In its three meditations—Mood Indigo, Brilliant Corners and Air Time—INDIGO ANGEL takes its lead from different jazz modalities as these ray out into other arts, the natural world and human history. In serial prose and poetry septets that begin again and again, Jeanne Heuving explores ecologies of being, indexing the possibilities and impossibilities of becoming angel.
“INDIGO ANGEL is a book of many: many voices, many points of departure, many ways of living and communing-all elemental and belonging to the complex, wondrous disaster that is human history, but also all in search of new forms, new contexts, new impulses for being subjects in time, new ways of understanding time. In this three-part meditation on what feels like everything, Jeanne Heuving builds intricate, playful, and deftly articulated passages, corners, moods for our unraveling. An immense reading experience.” —Renee Gladman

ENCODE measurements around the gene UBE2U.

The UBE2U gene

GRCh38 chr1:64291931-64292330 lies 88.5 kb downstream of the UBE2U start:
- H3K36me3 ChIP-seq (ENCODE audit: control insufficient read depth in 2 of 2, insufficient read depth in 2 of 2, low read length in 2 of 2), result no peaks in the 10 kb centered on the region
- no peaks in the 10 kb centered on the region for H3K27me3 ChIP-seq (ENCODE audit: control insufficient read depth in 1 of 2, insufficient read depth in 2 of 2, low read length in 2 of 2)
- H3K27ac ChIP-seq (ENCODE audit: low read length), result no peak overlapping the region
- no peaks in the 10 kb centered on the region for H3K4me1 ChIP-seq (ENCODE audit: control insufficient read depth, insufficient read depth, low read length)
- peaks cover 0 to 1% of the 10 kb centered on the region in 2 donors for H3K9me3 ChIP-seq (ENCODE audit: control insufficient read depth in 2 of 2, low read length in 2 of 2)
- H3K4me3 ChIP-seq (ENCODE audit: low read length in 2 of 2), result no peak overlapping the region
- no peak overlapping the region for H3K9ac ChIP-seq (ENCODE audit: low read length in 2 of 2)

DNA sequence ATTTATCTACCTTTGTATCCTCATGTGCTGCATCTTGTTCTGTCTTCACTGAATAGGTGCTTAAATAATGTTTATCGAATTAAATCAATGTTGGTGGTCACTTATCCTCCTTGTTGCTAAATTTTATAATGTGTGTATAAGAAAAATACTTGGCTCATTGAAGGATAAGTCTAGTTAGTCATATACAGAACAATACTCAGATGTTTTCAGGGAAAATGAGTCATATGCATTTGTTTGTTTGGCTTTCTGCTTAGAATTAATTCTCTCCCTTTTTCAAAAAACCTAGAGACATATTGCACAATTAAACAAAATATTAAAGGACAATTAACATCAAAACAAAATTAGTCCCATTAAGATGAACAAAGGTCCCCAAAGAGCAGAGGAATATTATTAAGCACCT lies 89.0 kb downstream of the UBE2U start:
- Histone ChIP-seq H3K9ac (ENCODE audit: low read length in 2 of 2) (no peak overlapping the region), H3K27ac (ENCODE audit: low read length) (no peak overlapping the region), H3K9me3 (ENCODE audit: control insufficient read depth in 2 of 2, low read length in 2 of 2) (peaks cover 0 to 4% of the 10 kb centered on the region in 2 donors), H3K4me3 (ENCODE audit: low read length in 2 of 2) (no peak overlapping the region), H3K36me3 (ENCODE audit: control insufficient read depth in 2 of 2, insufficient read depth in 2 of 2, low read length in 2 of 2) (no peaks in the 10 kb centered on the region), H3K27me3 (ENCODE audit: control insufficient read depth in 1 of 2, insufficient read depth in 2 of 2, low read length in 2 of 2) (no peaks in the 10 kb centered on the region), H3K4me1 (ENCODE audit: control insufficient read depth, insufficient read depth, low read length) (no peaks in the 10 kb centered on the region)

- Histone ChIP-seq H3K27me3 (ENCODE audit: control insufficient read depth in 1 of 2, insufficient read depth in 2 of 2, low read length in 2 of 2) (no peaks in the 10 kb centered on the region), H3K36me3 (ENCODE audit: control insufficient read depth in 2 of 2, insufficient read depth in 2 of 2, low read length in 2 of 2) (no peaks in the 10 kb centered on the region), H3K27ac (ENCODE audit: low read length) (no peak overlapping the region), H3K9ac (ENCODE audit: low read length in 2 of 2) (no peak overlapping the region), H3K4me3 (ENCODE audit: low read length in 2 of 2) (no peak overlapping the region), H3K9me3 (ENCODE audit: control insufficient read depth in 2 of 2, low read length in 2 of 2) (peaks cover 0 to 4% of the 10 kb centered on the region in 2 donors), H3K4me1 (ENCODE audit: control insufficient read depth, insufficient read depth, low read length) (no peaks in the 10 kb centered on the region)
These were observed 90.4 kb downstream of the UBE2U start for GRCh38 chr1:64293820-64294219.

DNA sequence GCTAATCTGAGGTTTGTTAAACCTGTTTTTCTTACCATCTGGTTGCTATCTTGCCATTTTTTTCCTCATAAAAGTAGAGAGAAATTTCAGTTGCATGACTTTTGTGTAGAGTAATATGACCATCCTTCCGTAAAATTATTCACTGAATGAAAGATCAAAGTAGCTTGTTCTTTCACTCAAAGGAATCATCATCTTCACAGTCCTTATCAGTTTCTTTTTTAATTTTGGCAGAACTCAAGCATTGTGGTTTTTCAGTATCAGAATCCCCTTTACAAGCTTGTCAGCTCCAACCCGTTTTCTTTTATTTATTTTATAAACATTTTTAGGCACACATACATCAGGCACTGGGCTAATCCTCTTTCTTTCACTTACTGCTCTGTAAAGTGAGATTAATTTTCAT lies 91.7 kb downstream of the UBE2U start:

Jeanne Heuving is a writer and scholar. She was the 2022 Judith E. Wilson Fellow in Poetry, Cambridge University (UK). Heuving's The Transmutation of Love and Avant-Garde Poetics is in the Modern and Contemporary Poetics series (University of Alabama Press 2016). Her cross genre book Incapacity (Chiasmus Press, 2004) won a Book of the Year Award from Small Press Traffic. Other books include TRANSDUCER (Chax Press, 2008), and Omissions Are Not Accidents: Gender in the Art of Marianne Moore (Wayne State, 1992). She is the editor of Nathaniel Mackey, Destination Out: Essays on His Work (University of Iowa Press, 2021), and the co-editor, along with Tyrone Williams, of Inciting Poetics: Thinking and Writing Poetry (Recencies Series, University of New Mexico Press, 2019). Heuving is a professor in the Interdisciplinary Arts and Science program at the University of Washington (UW) Bothell and is on the graduate faculty in the English Department at UW Seattle. She founded the MFA in Creative Writing & Poetics at UW Bothell and served as its first director. She is the recipient of grants from the Fulbright Foundation, National Endowment for the Humanities, Simpson Humanities Center, and the Beinecke Library at Yale.